Mercury (Hg) and oxidative stress status in healthy mothers and its effect on birth anthropometric measures

Iman Al-Saleh, Reem Al-Rouqi, Cercilia Angela Obsum, Neptune Shinwari, Abdullah Mashhour, Grisellhi Billedo, Yaser Al-Sarraj, Abdullah Rabbah

Research output: Contribution to journalArticle

17 Citations (Scopus)

Abstract

This study was conducted to: (a) investigate the antagonistic interaction between selenium (Se) and mercury (Hg) in mothers and their newborns, (b) delineate the role of oxidative mechanisms induced by Hg exposure and (c) examine the protective effect of Se on Hg-induced oxidative stress and birth outcomes. Levels of Hg and Se were measured in umbilical cord blood and the placentas of 250 healthy mothers who participated in a study between 2006 and 2006 assessing prenatal exposure various pollutants. Levels of malondialdehyde (MDA) in cord and maternal blood and of 8-hydroxy-2-deoxyguanosine in urine were measured for assessing oxidative stress. Tail moment (TM) in the comet assay, as a biomarker of DNA damage was measured in samples of cord and maternal blood. The mean Se levels in umbilical cord blood (67.618. ±. 12.897. μg/l) were lower than those reported in many countries, but none of the newborns had Se levels <20. μg/l (the threshold limit of Keshan disease). More than 80% of the newborns, though, had Se levels below the 80. μg/l needed for maximum glutathione peroxidase activity. Even though 18.6% of the newborns had levels of Hg ≥5.8. μg/l (the reference dose of the Environmental Protection Agency), no relationship was observed with the biomarkers of oxidative stress. The mean placental Hg levels (0.056. ±. 0.075. μg/g dry wt.) were higher than those reported for newborns with abnormal fetal development. Our study also documented significant placental transfer of Hg and Se to the fetus. The Hg/Se molar ratio in both cord blood and placental tissue was well below 1. The average amount of Se in both matrices was approximately 50-fold in molar excess over Hg. The molar excess of Se in the umbilical cord (0.843. μmol/l), however, was lower than in placental tissues (13.098. μmol/kg dry wt.). In further support of the relationships of Hg and Se on oxidative stress, we observed significantly lower levels of maternal MDA associated with Se levels in both cord blood and placental tissues and significantly higher TM levels associated with placental Hg in both newborns and their mothers. In contrast, Se/Hg molar ratios in placental tissues were positively associated with MDA and negatively with TM. The disproportion between Hg and Se might be influenced by the length of Hg exposure that in turn might affect Se bioavailability. Each birth anthropometric outcome was modeled as a function of Hg, Se and their interactions. After an adjustment for confounding variables, Hg in cord blood had a significantly positive rather than the expected negative association with crown-heel length. Placental Hg was associated with reduced birth height. Both associations were independent of prematurity. The status of Se in newborns was positively associated with crown-heel length and placental weight, with and without preterm births, and with birth weight, but only without preterm births. In contrast, a lower cephalization index was correlated with Se levels in cord blood, which may be an indicator of a detrimental effect on health. Our study, however, revealed associations between significantly lower levels of placental Se and several birth anthropometric measures (head circumference, birth weight and birth height) but the significance disappeared after excluding preterm births. Regression analyses generally indicated either significant or marginally significant Hg-Se antagonistic interactions that may have moderated the toxic effect of Hg on head circumference and birth weight. This finding may be due to chance or residual confounding and so may not be clinically relevant, but it may also suggest that Hg, Se and Hg-Se interactions are important factors for understanding Hg-induced adverse birth outcomes. Additional research will be necessary to evaluate the biological impact of combined metals in the assessment of fetal growth and development.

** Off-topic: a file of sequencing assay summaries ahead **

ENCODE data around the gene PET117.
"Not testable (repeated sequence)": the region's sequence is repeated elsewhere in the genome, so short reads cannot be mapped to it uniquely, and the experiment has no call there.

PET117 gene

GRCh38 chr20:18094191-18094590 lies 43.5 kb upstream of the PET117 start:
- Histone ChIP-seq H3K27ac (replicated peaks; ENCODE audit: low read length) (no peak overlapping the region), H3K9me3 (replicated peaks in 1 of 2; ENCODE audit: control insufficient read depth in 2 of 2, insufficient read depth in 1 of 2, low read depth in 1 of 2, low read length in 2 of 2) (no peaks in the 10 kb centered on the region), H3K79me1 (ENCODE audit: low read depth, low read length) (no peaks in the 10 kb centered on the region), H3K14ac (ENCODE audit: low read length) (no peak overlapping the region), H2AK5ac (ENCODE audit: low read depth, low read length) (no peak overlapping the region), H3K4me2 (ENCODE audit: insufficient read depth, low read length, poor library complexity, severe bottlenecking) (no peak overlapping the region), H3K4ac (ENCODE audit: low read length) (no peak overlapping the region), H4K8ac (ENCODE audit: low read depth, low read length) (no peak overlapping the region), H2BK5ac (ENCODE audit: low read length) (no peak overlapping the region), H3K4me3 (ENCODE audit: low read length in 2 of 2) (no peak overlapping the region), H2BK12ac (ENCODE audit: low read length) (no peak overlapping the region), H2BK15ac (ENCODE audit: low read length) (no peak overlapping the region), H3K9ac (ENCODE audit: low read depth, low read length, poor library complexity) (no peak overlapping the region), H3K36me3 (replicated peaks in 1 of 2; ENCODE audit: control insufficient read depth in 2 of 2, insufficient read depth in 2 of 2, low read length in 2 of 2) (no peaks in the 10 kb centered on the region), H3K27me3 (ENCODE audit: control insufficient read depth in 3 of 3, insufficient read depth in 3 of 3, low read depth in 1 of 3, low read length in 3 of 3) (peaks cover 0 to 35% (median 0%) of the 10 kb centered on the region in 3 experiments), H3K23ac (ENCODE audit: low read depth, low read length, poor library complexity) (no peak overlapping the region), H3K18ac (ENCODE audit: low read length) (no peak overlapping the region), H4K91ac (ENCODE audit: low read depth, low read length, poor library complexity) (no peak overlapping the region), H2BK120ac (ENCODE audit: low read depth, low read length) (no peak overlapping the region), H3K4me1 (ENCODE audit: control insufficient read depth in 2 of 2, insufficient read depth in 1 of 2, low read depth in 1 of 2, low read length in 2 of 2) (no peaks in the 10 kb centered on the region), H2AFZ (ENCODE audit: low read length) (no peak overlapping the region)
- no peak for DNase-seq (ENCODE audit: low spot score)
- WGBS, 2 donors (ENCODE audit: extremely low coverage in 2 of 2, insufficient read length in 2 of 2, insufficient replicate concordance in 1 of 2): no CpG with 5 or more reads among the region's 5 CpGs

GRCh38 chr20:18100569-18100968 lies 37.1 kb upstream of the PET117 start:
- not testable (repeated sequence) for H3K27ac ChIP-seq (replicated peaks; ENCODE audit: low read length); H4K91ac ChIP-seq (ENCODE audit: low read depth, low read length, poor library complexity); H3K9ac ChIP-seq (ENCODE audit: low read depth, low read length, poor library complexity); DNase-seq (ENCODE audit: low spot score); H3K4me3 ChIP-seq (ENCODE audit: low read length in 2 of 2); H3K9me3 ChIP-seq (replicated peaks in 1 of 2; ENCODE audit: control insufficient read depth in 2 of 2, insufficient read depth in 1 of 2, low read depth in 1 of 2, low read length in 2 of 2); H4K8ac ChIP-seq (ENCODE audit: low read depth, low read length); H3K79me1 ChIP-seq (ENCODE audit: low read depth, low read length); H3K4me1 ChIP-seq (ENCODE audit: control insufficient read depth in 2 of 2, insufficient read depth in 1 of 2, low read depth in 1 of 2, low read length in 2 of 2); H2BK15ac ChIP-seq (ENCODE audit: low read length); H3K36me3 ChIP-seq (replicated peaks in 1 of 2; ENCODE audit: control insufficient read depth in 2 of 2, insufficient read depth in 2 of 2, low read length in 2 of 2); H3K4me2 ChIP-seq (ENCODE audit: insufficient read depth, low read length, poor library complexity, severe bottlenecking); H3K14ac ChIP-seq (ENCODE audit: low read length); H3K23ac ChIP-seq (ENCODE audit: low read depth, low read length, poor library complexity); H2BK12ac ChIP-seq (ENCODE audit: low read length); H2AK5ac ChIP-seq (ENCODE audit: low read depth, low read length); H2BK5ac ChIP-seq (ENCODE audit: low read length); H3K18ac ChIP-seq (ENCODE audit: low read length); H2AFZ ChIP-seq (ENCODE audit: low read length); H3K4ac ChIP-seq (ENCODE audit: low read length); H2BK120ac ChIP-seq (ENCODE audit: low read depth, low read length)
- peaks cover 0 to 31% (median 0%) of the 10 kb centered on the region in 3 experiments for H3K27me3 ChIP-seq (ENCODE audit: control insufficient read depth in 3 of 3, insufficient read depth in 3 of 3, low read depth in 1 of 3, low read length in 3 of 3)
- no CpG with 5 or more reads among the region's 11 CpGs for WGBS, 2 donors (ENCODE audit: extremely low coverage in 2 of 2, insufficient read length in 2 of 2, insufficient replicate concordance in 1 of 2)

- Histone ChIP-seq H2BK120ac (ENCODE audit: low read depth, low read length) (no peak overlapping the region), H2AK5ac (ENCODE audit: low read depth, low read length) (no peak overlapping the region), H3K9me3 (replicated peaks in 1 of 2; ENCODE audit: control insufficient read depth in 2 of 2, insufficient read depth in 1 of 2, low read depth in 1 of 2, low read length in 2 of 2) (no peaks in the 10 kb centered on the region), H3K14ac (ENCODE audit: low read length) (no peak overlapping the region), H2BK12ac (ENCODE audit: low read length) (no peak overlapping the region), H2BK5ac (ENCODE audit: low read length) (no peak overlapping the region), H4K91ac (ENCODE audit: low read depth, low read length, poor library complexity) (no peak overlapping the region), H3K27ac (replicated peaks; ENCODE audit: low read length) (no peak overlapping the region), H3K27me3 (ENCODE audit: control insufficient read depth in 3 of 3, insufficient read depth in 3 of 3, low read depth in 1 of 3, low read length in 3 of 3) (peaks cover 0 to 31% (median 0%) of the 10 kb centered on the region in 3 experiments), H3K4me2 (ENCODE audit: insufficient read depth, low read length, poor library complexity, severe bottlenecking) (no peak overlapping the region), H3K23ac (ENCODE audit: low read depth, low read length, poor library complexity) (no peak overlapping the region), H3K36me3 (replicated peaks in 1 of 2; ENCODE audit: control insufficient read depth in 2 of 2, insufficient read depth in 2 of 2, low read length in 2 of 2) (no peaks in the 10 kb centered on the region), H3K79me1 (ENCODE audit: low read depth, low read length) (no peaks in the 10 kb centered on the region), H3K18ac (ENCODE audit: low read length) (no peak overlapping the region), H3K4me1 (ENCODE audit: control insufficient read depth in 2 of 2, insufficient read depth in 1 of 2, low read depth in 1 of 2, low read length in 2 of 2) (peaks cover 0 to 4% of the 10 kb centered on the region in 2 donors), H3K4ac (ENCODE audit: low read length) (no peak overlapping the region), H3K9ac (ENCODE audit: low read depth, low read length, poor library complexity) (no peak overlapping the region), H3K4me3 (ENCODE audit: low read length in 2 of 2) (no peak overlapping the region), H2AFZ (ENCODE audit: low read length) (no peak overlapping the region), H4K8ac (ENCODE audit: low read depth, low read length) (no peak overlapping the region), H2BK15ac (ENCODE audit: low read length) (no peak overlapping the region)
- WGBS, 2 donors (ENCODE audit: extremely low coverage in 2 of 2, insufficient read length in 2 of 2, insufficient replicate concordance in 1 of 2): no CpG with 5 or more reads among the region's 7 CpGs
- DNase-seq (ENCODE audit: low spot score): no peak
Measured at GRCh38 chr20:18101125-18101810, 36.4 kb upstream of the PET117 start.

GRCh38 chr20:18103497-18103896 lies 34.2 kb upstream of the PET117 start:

Original languageEnglish
Pages (from-to)567-585
Number of pages19
JournalInternational Journal of Hygiene and Environmental Health
Volume217
Issue number4-5
DOIs
Publication statusPublished - 1 Jan 2014
Externally publishedYes

Fingerprint

Selenium
Mercury
Oxidative Stress
Parturition
Fetal Blood
Premature Birth
Fetal Development
Malondialdehyde
Birth Weight
Heel
Mothers
Crowns
Biomarkers
Head
United States Environmental Protection Agency
Comet Assay
Confounding Factors (Epidemiology)
Umbilical Cord
Poisons

Keywords

  • Birth anthropometric measures
  • DNA damage
  • Mercury
  • Oxidative stress
  • Placenta
  • Saudi Arabia
  • Selenium
  • Umbilical cord blood

ASJC Scopus subject areas

  • Public Health, Environmental and Occupational Health

Cite this

Mercury (Hg) and oxidative stress status in healthy mothers and its effect on birth anthropometric measures. / Al-Saleh, Iman; Al-Rouqi, Reem; Obsum, Cercilia Angela; Shinwari, Neptune; Mashhour, Abdullah; Billedo, Grisellhi; Al-Sarraj, Yaser; Rabbah, Abdullah.

In: International Journal of Hygiene and Environmental Health, Vol. 217, No. 4-5, 01.01.2014, p. 567-585.

Research output: Contribution to journalArticle

Al-Saleh, Iman ; Al-Rouqi, Reem ; Obsum, Cercilia Angela ; Shinwari, Neptune ; Mashhour, Abdullah ; Billedo, Grisellhi ; Al-Sarraj, Yaser ; Rabbah, Abdullah. / Mercury (Hg) and oxidative stress status in healthy mothers and its effect on birth anthropometric measures. In: International Journal of Hygiene and Environmental Health. 2014 ; Vol. 217, No. 4-5. pp. 567-585.
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